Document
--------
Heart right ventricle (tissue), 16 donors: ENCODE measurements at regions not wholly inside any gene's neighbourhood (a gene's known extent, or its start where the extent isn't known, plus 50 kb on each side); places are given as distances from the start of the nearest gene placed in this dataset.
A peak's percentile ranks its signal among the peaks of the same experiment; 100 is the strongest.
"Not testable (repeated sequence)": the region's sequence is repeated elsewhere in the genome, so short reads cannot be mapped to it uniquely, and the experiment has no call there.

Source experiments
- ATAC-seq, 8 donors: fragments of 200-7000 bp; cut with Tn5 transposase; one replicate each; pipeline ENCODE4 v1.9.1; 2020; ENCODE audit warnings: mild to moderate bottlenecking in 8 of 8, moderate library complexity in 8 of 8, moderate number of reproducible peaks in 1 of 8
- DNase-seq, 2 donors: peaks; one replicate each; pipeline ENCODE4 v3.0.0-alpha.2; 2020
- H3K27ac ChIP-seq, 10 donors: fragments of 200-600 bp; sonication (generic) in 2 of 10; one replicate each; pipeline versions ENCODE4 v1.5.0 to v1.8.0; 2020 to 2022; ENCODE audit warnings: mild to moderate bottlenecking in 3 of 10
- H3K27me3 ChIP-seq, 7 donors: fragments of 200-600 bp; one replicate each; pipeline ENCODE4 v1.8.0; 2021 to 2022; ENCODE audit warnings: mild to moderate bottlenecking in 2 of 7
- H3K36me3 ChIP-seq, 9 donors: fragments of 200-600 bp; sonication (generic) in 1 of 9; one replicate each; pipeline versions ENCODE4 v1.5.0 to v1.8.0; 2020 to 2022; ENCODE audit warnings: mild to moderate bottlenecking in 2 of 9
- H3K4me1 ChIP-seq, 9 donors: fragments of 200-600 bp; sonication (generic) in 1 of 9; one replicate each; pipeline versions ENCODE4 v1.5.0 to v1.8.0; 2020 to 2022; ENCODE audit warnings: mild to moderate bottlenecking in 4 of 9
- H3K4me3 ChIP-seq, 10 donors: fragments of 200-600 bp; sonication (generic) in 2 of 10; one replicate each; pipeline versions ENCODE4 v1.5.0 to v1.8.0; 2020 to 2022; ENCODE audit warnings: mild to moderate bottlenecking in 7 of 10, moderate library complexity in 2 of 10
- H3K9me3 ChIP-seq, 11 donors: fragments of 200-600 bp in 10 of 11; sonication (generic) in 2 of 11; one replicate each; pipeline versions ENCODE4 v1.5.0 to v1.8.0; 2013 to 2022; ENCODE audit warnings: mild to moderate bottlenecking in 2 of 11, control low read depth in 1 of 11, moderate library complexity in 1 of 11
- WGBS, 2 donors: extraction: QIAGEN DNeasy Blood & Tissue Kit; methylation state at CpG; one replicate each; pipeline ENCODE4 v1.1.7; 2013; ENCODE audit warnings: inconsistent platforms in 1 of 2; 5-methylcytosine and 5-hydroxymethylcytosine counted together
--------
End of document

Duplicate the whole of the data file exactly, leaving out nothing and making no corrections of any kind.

Heart right ventricle (tissue), 16 donors: ENCODE measurements at regions not wholly inside any gene's neighbourhood (a gene's known extent, or its start where the extent isn't known, plus 50 kb on each side); places are given as distances from the start of the nearest gene placed in this dataset.
A peak's percentile ranks its signal among the peaks of the same experiment; 100 is the strongest.
"Not testable (repeated sequence)": the region's sequence is repeated elsewhere in the genome, so short reads cannot be mapped to it uniquely, and the experiment has no call there.

Source experiments
- ATAC-seq, 8 donors: fragments of 200-7000 bp; cut with Tn5 transposase; one replicate each; pipeline ENCODE4 v1.9.1; 2020; ENCODE audit warnings: mild to moderate bottlenecking in 8 of 8, moderate library complexity in 8 of 8, moderate number of reproducible peaks in 1 of 8
- DNase-seq, 2 donors: peaks; one replicate each; pipeline ENCODE4 v3.0.0-alpha.2; 2020
- H3K27ac ChIP-seq, 10 donors: fragments of 200-600 bp; sonication (generic) in 2 of 10; one replicate each; pipeline versions ENCODE4 v1.5.0 to v1.8.0; 2020 to 2022; ENCODE audit warnings: mild to moderate bottlenecking in 3 of 10
- H3K27me3 ChIP-seq, 7 donors: fragments of 200-600 bp; one replicate each; pipeline ENCODE4 v1.8.0; 2021 to 2022; ENCODE audit warnings: mild to moderate bottlenecking in 2 of 7
- H3K36me3 ChIP-seq, 9 donors: fragments of 200-600 bp; sonication (generic) in 1 of 9; one replicate each; pipeline versions ENCODE4 v1.5.0 to v1.8.0; 2020 to 2022; ENCODE audit warnings: mild to moderate bottlenecking in 2 of 9
- H3K4me1 ChIP-seq, 9 donors: fragments of 200-600 bp; sonication (generic) in 1 of 9; one replicate each; pipeline versions ENCODE4 v1.5.0 to v1.8.0; 2020 to 2022; ENCODE audit warnings: mild to moderate bottlenecking in 4 of 9
- H3K4me3 ChIP-seq, 10 donors: fragments of 200-600 bp; sonication (generic) in 2 of 10; one replicate each; pipeline versions ENCODE4 v1.5.0 to v1.8.0; 2020 to 2022; ENCODE audit warnings: mild to moderate bottlenecking in 7 of 10, moderate library complexity in 2 of 10
- H3K9me3 ChIP-seq, 11 donors: fragments of 200-600 bp in 10 of 11; sonication (generic) in 2 of 11; one replicate each; pipeline versions ENCODE4 v1.5.0 to v1.8.0; 2013 to 2022; ENCODE audit warnings: mild to moderate bottlenecking in 2 of 11, control low read depth in 1 of 11, moderate library complexity in 1 of 11
- WGBS, 2 donors: extraction: QIAGEN DNeasy Blood & Tissue Kit; methylation state at CpG; one replicate each; pipeline ENCODE4 v1.1.7; 2013; ENCODE audit warnings: inconsistent platforms in 1 of 2; 5-methylcytosine and 5-hydroxymethylcytosine counted together